Friday, September 19, 2014

"The Rainmaker" at Yellow Tree Theatre

Sometimes something or someone comes along in life that changes everything. Such is Starbuck, aka The Rainmaker, to the Curry family in Depression era middle America in N. Richard Nash's play 60-year-old play. Yellow Tree Theatre is mounting a lovely new production of this play with an all-star team of YTT regulars and newcomers. It's funny and sweet, hopeful and devastating, a prime example of the beautiful theater that Yellow Tree has been doing for going on seven years, made only richer by the influx of talent from the larger Twin Cities theater scene.

The Curry family consists of patriarch H.C., smart and capable daughter Lizzie, older son Noah who runs the ranch, and the youngest, the easygoing Jimmy. The boys are worried about Lizzie's future and try to marry her off, first by sending her to a nearby town to stay with a family with six sons, then by inviting the local deputy over for dinner. But Lizzie isn't like other the other girls in town, flighty and flirty and intent on "getting a man the way he needs to get got." She speaks her mind, and thinks that no man would want her because she's always been told that she's plain. One hot, dry night, a stranger shows up and offers them something they're all craving - rain. Gullible Jimmy believes him, practical Lizzie and Noah do not, but H.C. wants to give it a chance just in the hopes of something happening.

Something does happen, maybe not what they expected, but something that changes all of their lives. Whether or not Starbuck is a rainmaker as he claims remains to be seen, but what he is is a dreamweaver, a catalyst for change to get them out of this rut they've fallen into. He's Professor Harold Hill, come to sell River City, or in this case, the Curry family, something more than a big band or rain, something much more vital - hope for the future, faith in something, and a belief in oneself. He teaches Lizzie to say "I'm pretty" and mean it, but it's not really about being "pretty," it's about believing she's a beautiful woman deserving of love and happiness and all that life has to offer. Even though the plotline about "marry her off before she becomes an old maid" could seem sexist and offensive, it's a product of its time and really represents any longed for and almost given up dream.

Lizzie and Starbuck (Dawn Brodey and
Peter Christian Hansen, photo by Keri Pickett)
Ivey Award winning director Craig Johnson brings out the best in this excellent cast. When Peter Christian Hansen's Starbuck says that he can bring the rain, I believe him, so perfectly does he portray this con man's confidence and determination, but also his uncertainty and insecurity that he only reveals to Lizzie in quiet moments. I've been a Dawn Brodey fan for a few years, but this may be the best I've ever seen her - so real and raw and natural; you can read Lizzie's every thought and emotion in her facial expressions and body language. Pat O'Brien brings a warm compassion to the role of H.C., who only wants the best for his three very different children. Nathan Cousins is adorable as the simple young Jimmy, and provides much of the humor, while James Rodriguez as the pragmatic Noah is the strong center of the family who may act like a jerk sometimes but has the best of intentions. Rounding out the cast are Tim Tengblad as the friendly town Sheriff who talks Jason Peterson's reluctantly charming Deputy File into letting go of past pain and his life of solitude for something more.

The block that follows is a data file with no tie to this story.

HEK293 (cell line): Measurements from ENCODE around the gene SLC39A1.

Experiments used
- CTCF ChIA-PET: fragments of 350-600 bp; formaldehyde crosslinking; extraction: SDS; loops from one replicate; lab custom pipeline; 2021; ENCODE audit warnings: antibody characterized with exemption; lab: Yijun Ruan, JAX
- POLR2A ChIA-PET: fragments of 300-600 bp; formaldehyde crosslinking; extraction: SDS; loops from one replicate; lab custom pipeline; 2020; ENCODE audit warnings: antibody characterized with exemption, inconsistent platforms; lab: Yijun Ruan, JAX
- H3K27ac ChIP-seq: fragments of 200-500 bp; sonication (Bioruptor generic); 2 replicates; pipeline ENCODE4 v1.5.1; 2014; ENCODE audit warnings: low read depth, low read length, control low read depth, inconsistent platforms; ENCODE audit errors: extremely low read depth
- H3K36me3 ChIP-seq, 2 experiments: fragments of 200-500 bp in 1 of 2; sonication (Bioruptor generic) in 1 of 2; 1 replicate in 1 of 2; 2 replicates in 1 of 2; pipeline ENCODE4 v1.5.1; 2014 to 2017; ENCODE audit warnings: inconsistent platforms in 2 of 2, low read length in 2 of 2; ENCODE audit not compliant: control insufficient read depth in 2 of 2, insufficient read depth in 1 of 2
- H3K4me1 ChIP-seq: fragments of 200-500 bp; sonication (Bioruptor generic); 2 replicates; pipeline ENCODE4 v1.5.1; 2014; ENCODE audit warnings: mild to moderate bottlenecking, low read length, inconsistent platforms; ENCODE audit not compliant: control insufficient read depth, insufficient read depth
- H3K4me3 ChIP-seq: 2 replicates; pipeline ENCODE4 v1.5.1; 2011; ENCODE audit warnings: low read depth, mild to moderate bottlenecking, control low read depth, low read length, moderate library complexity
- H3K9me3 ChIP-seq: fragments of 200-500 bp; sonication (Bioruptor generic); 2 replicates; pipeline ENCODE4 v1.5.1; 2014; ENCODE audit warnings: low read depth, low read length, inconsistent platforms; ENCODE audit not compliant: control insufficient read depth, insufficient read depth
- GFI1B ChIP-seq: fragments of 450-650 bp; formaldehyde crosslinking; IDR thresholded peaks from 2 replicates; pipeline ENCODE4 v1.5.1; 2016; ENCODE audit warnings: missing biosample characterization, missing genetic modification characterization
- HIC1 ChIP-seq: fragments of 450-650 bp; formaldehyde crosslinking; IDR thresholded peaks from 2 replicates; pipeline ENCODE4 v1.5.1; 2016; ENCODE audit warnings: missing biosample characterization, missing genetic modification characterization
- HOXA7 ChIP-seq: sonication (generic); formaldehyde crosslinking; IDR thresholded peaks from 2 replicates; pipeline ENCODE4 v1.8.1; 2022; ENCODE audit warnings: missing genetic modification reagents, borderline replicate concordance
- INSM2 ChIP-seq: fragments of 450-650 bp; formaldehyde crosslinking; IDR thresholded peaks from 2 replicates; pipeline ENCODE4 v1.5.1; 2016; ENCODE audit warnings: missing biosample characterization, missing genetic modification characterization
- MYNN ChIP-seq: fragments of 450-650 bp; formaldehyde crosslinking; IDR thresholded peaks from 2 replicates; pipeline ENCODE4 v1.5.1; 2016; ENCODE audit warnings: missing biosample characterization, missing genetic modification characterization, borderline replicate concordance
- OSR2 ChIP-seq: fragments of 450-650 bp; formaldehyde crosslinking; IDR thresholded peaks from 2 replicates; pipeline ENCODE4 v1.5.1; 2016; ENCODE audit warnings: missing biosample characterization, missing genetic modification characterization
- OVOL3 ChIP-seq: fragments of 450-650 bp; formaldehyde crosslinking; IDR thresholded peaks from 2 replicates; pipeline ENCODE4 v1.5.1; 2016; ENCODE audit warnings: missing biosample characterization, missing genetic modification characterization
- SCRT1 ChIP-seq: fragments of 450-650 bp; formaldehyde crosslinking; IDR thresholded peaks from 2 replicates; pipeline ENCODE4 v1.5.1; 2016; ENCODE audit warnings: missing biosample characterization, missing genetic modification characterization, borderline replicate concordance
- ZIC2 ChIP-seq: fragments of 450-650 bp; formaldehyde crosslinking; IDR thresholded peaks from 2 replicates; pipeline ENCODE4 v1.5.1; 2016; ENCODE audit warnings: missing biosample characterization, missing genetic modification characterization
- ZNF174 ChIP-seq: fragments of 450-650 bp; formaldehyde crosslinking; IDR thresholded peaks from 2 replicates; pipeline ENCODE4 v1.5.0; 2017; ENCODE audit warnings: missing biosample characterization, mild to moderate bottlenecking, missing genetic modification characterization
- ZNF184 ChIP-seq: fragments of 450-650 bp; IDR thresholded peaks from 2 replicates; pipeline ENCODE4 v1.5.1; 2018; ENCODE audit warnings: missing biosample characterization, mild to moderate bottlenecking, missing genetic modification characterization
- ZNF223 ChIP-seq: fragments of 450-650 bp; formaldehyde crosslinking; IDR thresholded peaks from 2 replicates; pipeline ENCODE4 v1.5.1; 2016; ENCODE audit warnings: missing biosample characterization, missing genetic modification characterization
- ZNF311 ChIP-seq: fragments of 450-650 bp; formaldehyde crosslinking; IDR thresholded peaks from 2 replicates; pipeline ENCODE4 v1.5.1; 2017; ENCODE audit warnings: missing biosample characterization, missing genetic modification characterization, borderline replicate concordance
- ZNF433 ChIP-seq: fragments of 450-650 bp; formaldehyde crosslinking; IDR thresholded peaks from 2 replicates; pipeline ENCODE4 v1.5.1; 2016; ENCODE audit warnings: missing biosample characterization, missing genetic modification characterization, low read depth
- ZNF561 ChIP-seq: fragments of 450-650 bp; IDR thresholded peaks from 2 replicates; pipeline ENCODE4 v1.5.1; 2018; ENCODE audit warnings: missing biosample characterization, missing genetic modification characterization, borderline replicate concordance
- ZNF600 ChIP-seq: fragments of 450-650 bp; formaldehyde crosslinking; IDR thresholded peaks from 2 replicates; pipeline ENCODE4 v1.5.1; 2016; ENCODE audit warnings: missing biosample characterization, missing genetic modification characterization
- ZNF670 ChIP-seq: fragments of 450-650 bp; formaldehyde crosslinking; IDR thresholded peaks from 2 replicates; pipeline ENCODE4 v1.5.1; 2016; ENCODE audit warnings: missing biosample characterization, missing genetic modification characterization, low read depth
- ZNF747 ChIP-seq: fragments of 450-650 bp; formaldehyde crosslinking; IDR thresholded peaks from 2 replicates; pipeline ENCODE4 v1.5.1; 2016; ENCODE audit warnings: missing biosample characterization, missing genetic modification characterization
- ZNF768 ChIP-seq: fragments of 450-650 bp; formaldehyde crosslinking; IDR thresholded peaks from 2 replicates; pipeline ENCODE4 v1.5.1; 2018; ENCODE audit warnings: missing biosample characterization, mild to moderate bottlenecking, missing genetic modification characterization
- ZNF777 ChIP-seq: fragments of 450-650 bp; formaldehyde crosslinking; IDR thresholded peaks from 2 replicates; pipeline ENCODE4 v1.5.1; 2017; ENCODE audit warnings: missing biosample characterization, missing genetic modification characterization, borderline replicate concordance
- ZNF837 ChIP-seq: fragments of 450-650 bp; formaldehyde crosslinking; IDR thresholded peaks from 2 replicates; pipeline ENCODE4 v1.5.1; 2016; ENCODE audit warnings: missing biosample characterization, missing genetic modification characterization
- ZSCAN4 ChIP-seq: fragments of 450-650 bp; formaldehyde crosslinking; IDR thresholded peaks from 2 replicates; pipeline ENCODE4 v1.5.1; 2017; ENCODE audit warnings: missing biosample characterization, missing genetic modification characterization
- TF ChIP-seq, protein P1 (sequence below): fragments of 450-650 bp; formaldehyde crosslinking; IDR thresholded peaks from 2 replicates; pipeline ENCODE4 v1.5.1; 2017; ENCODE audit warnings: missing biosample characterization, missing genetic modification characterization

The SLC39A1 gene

the Curry family at breakfast (photo by Keri Pickett)
Yellow Tree's intimate stage is crowded with furniture in the cozy Curry home, with an elevated part in the back as the Sheriff's office and, later, the tack room, allowing for easy and subtle transitions between scenes (scenic design by Eli Schlatter). It's so wonderful to be in that small intimate space, where you can see the expressions on the actors' faces up close and personal. There's nowhere to hide and no need to; each of them is so present in every moment, you could spend the entire show just focused on one of their faces and get a full experience of the story, although a slightly different one depending on who you chose.

This play marks the opening of Yellow Tree Theatre's 7th season in the little strip mall in Osseo. I've been with them since the 3rd season, and it's been a pleasure to watch them grow and succeed. They have a wonderful pool of talent that they regularly pull from, but to see them bring in the likes of Ivey Award winners Craig Johnson and Peter Hansen says a lot about how far they've come. I love to see the mixing and mingling of talent at theaters around town; I think it makes everyone better, as can be seen in this piece. The Rainmaker is a beautiful play and a beautiful experience at the theater. Head up to Osseo and spend some time with these warm, funny, stubborn, flawed, relatable people as someone comes into their lives and shakes things up so they'll never be the same.